Cut off the element pigtail that sticks out past the element connector.
Mistakes to Avoid When Changing Elements
Reader Response: Keeping the fun in creative work
Recent Q&As: How resistance changes as elements age; placing bricks under the kiln
MISTAKES TO AVOID WHEN CHANGING ELEMENTS
Be sure you are installing the correct replacement element. The wrong element meant for a different kiln model could burn out a switch or the wiring because of too much amperage.
Carefully read the label attached to the element. Some kilns have cooler elements in the center and hotter elements in the top and bottom. A label marked T/B is for a top or bottom element; C indicates a center element.
David Snyder, a kiln technician, has seen elements that were replaced in the field without element connectors. Kiln owners attached wires to the elements with wire nuts or electrical tape. This type of installation will burn out after a few firings. Please use the new element connectors that come with new elements.
David has also seen pieces of coat hangers or nails used as element pins. These materials will burn out an element. If the element has burned out where the pin touches it, the pin may have also been made from Nichrome element wire and used in a pottery kiln that has Kanthal A-1 elements. Nichrome pins leave a black-green residue in the firebricks.
After you have installed the element and tightened the element connectors, cut off the excess length of element that extends past the connectors. Some people worry that cutting off the excess element may change the element resistance. That has no effect on the resistance, however. An element pigtail that extends past the connector could short out against other components in the switch box.
Make sure the element coils are spread evenly throughout the length of the element. A section of element coils that bunch up tightly can burn out the element, because the element wire can get too hot in that area.
A recent Kiln Pointer included a quote from Dr. Seuss: “I like nonsense, it wakes up the brain cells. Fantasy is a necessary ingredient in living. It’s a way of looking at life through the wrong end of a telescope, which is what I do, and that enables you to laugh at life’s realities.”
Bill Donaldson of Attitude Art Studio wrote, “I see your newsletter as helpful tutorials on how to safely use and prolong the use of our kilns. But, what I really like is the additional tidbits . . . ala the quote from Dr. Seuss! I'm a glass artist (former architect) who has three kilns and fuses glass full time. Most of the time I try to create serious pieces of ‘art.’ But like Dr. Seuss, I gotta produce a piece for fun and whimsy! Thanks for keeping the fun in your Pointers!”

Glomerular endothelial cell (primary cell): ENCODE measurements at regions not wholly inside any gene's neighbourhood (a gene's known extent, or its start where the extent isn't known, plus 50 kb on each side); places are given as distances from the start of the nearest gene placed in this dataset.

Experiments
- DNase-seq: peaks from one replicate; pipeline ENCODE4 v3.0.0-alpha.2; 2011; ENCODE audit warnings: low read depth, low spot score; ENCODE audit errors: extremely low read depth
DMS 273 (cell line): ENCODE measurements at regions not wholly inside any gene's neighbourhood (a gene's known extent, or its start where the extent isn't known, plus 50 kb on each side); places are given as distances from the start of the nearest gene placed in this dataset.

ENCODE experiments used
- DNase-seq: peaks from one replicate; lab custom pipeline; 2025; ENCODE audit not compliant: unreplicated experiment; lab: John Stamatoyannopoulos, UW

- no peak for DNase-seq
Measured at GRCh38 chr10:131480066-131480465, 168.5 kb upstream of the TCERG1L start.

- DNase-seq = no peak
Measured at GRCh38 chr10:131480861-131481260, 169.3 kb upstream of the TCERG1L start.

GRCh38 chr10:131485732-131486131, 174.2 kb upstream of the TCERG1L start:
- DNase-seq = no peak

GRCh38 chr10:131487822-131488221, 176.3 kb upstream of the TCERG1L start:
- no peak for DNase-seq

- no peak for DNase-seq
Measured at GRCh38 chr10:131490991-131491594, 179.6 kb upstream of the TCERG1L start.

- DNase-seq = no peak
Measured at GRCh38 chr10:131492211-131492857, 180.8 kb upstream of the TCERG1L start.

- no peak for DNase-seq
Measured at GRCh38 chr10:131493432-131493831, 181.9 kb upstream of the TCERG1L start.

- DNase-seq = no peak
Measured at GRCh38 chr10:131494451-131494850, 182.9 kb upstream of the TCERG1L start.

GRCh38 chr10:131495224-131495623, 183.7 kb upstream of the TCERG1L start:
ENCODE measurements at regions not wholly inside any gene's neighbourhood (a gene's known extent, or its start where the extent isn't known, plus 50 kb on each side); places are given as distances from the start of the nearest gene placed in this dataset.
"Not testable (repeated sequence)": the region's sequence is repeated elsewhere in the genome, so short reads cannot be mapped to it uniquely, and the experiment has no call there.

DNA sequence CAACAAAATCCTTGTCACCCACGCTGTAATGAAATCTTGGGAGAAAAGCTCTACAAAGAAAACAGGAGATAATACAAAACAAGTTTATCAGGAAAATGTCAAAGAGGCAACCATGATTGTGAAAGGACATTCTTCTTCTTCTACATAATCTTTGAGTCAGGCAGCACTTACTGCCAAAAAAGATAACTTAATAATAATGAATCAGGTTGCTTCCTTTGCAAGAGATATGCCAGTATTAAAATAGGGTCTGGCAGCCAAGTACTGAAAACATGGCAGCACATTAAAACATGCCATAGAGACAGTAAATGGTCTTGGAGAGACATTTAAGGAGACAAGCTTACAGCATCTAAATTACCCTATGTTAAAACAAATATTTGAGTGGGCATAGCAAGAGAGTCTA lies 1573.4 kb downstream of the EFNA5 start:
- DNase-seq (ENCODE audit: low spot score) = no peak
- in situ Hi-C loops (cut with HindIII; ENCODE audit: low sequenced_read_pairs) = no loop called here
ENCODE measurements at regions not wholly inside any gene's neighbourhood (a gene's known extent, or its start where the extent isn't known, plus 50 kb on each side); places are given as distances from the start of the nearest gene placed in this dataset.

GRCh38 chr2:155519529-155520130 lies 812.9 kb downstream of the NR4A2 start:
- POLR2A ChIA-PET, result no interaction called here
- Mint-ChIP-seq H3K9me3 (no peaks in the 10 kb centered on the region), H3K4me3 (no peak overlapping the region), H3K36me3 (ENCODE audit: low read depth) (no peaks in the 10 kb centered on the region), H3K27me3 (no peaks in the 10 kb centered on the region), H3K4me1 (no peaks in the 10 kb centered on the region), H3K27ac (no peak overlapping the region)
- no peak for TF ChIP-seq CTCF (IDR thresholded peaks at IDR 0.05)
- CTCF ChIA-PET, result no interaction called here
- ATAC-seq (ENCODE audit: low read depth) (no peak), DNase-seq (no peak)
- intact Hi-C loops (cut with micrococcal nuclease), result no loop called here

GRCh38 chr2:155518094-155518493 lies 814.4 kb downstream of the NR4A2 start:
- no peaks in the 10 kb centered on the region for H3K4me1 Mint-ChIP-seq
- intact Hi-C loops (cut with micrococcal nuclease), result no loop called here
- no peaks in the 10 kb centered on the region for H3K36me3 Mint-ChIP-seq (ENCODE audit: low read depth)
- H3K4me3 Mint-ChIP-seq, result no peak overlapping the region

Q. As the heating elements in a kiln age, do they draw more power, or less, than they did when they were new?
A. Worn elements draw less amperage than they do when they are new. This is because the resistance in the element wire increases. The higher the resistance, the lower the amperage and the longer the kiln takes to fire.
Q. The metal base of my 17-year-old Paragon TnF-82 kiln has completely rusted away, and the interior base is a bit cracked. Is it safe to use? Should I put a pile of bricks under the center?
A. I suggest that you slide a new piece of sheet metal between the kiln stand and the kiln, or replace the galvanized steel base. We don't recommend putting bricks under the kiln, because they can affect the heat distribution of the firing chamber. The bricks can act as a heat sync and draw heat from the kiln.
"I’ve had thousands of problems in my life, most of which never actually happened." --Mark Twain
A few days ago I listened to a podcast of futurist Edie Weiner on time management. She said most people in this fast-paced world think they don’t have enough time. She added that one in nine Baby Boomers are expected to live past 100, and our life expectancy is 80, which is 15 years longer than that of previous generations. So, we have more time than ever.
I hope you take time out to enjoy your kiln this weekend.
With best wishes,
Arnold Howard Paragon Industries, L.P. – Better Designed Kilns 2011 South Town East Blvd., Mesquite, Texas 75149-1122 Voice: 972-288-7557 & 800-876-4328 / Fax: 972-222-0646 / email@example.com / www.paragonweb.com / www.facebook.com/paragonkilns
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